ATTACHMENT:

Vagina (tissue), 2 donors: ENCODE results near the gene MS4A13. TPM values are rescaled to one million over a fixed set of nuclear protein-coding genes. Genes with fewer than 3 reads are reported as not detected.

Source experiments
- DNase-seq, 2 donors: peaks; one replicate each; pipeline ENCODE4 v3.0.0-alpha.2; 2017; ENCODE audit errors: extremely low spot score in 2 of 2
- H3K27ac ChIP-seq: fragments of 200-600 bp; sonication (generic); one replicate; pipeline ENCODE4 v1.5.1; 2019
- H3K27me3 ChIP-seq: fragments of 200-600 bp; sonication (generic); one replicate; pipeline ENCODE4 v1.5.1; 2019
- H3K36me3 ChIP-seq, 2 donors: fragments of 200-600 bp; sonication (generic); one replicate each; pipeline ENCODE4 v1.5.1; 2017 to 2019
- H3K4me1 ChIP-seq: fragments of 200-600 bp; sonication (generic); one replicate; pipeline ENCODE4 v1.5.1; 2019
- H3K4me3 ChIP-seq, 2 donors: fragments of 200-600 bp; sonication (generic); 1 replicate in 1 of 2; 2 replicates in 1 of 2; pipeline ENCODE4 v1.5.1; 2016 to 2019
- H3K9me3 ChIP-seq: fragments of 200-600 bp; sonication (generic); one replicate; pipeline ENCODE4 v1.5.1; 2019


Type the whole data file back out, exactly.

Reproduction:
Vagina (tissue), 2 donors: ENCODE results near the gene MS4A13. TPM values are rescaled to one million over a fixed set of nuclear protein-coding genes. Genes with fewer than 3 reads are reported as not detected.

Source experiments
- DNase-seq, 2 donors: peaks; one replicate each; pipeline ENCODE4 v3.0.0-alpha.2; 2017; ENCODE audit errors: extremely low spot score in 2 of 2
- H3K27ac ChIP-seq: fragments of 200-600 bp; sonication (generic); one replicate; pipeline ENCODE4 v1.5.1; 2019
- H3K27me3 ChIP-seq: fragments of 200-600 bp; sonication (generic); one replicate; pipeline ENCODE4 v1.5.1; 2019
- H3K36me3 ChIP-seq, 2 donors: fragments of 200-600 bp; sonication (generic); one replicate each; pipeline ENCODE4 v1.5.1; 2017 to 2019
- H3K4me1 ChIP-seq: fragments of 200-600 bp; sonication (generic); one replicate; pipeline ENCODE4 v1.5.1; 2019
- H3K4me3 ChIP-seq, 2 donors: fragments of 200-600 bp; sonication (generic); 1 replicate in 1 of 2; 2 replicates in 1 of 2; pipeline ENCODE4 v1.5.1; 2016 to 2019
- H3K9me3 ChIP-seq: fragments of 200-600 bp; sonication (generic); one replicate; pipeline ENCODE4 v1.5.1; 2019